A newly discovered piece of Android ransomware embedded in apps available on Google Play threatens to sell a victim's personal data on the black market if they don’t pay, Check Point security researchers warn.
Dubbed Charger, the threat was found embedded in an application called EnergyRescue, and had the ability to steal contacts and SMS messages, while also asking for admin permissions on the device. If permissions are granted, the ransomware locks the device and displays a message demanding payment.
While threatening to sell victim’s personal information on the black market, the malware authors also claim that all of the victim’s data has been already saved on an attacker-controlled server. The miscreants say that the stolen information includes social network details, bank accounts, credit cards, as well as all data about the victim’s “friends and family.”
The demanded ransom is 0.2 Bitcoins (around $180), which “is a much higher ransom demand than has been seen in mobile ransomware so far,” Check Point notes. Previously spotted mobile ransomware such as DataLust only demanded a $15 ransom. Charger victims are asked to send the payments to a specific Bitcoin account.
With Android ransomware inflicting direct harm to users, it’s clear that Charger is yet another attempt by mobile malware developers to catch up with the PC ransomware, which has been wreaking havoc for the past couple of years. Recently, even the Tordow Android banking Trojan was seen packing data collection capabilities and ransomware-like behavior.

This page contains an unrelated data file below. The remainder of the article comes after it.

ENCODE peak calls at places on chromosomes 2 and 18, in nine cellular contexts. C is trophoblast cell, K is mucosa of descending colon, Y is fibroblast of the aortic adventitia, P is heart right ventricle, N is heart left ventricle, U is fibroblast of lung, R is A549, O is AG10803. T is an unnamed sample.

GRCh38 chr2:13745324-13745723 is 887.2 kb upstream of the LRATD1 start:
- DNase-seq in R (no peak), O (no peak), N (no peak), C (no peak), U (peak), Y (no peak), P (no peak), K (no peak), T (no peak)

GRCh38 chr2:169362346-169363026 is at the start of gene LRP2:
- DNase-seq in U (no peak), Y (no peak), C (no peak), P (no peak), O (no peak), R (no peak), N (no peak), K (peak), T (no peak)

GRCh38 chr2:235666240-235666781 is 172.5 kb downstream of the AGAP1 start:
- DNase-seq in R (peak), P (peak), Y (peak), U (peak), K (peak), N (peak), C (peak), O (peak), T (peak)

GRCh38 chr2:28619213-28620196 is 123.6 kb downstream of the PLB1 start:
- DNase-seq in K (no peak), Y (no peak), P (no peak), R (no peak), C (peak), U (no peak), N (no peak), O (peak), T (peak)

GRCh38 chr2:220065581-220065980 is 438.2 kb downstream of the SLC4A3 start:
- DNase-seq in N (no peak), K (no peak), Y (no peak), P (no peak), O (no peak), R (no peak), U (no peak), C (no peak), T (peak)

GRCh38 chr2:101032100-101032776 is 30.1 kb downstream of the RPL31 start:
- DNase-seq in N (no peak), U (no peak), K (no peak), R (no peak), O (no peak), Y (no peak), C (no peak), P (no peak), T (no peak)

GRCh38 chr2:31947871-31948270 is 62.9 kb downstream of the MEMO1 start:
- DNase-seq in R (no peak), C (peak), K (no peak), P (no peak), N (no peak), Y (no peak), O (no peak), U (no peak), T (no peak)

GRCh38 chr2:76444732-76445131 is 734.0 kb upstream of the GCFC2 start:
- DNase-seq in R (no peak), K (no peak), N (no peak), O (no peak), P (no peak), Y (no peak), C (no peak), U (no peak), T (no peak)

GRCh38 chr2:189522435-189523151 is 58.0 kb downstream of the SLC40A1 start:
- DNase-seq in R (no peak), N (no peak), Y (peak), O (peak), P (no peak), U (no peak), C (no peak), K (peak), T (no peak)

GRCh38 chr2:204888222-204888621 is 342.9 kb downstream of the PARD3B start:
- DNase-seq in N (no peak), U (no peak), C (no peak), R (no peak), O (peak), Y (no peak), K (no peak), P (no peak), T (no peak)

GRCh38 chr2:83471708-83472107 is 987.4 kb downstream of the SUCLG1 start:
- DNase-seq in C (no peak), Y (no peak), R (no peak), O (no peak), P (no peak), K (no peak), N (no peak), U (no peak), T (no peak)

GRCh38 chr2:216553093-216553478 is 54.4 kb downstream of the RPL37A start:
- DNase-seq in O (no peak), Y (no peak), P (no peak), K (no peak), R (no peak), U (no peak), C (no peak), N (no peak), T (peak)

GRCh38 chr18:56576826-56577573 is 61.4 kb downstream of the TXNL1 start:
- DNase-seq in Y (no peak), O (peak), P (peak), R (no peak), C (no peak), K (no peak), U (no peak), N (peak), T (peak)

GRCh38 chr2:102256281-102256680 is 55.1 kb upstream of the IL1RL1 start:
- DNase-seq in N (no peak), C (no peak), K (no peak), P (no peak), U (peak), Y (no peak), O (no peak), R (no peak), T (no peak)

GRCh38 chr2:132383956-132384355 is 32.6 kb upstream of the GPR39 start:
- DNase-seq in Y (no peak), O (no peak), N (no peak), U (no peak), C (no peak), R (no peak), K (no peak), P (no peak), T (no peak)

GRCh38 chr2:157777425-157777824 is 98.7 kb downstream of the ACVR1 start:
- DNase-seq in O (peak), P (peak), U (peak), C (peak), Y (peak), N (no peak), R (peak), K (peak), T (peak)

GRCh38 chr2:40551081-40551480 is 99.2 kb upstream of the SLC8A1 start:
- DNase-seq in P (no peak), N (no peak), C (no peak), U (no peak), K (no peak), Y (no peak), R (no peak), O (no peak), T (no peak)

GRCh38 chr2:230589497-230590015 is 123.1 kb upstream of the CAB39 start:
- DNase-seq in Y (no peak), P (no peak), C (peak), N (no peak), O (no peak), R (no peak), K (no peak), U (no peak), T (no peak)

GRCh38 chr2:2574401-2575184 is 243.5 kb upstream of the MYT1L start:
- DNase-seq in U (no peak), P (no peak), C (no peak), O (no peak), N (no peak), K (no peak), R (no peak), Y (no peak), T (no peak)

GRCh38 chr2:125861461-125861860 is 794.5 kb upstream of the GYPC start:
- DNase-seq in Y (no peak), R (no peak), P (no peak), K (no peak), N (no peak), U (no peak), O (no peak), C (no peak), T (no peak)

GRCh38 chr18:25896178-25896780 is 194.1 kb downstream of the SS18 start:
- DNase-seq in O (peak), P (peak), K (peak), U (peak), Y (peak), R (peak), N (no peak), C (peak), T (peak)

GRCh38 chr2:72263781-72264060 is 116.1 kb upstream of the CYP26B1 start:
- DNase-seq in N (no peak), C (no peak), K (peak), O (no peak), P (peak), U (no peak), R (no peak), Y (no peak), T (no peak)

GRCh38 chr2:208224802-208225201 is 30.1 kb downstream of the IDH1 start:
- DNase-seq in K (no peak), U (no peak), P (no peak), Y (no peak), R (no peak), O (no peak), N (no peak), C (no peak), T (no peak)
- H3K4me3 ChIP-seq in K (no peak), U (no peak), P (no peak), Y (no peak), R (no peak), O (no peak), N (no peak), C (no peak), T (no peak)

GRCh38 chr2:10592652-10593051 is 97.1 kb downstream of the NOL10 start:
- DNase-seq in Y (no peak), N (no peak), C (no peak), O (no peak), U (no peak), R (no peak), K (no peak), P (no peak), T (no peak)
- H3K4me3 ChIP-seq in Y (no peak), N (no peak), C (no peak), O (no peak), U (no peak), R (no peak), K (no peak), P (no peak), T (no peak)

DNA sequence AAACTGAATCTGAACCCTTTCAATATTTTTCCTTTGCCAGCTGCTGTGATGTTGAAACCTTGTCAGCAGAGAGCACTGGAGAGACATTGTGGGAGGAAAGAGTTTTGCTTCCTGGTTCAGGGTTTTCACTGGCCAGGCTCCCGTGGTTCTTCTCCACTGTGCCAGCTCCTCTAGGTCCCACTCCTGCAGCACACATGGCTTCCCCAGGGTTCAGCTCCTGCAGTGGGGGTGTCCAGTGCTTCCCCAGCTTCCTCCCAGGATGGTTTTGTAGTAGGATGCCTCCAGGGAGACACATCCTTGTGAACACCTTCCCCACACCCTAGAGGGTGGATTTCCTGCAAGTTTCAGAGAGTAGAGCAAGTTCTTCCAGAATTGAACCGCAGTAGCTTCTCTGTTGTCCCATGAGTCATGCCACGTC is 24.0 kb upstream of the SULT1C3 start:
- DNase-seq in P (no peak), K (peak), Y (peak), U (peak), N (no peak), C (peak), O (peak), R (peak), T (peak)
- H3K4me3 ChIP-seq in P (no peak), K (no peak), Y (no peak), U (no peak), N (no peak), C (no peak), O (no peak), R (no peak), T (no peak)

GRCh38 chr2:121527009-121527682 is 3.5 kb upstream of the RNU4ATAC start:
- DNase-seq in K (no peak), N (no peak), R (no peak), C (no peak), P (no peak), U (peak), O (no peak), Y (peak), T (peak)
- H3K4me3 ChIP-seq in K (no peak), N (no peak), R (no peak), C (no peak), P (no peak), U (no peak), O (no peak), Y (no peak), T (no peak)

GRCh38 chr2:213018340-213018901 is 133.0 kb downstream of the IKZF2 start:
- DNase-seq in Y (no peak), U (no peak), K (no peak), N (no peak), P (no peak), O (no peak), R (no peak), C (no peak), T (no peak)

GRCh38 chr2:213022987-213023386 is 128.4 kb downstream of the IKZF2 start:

Charger was observed checking the infected device’s location to ensure it doesn’t run on those located in Ukraine, Russia, or Belarus, supposedly in an attempt to avoid being prosecuted in their own countries or being extradited between countries.
While other malware in Google Play uses a dropper to download the malicious payload, Charger uses a heavy packing approach, which makes it harder for it to stay hidden. However, the ransomware authors did boost its evasion capabilities to ensure it can stay hidden in Google Play: the malware encodes strings into binary arrays to make it hard to inspect them, loads code from encrypted resources dynamically, and checks whether it runs in an emulator before running its routine.
According to Check Point, most detection engines cannot penetrate and inspect dynamically-loaded code, and the authors added an extra layer of protection by flooding the code with meaningless commands to mask the actual commands passing through. The researchers also point out that more and more mobile malware is running checks to avoid running in emulators and virtual machines, just as it happens in the PC malware landscape.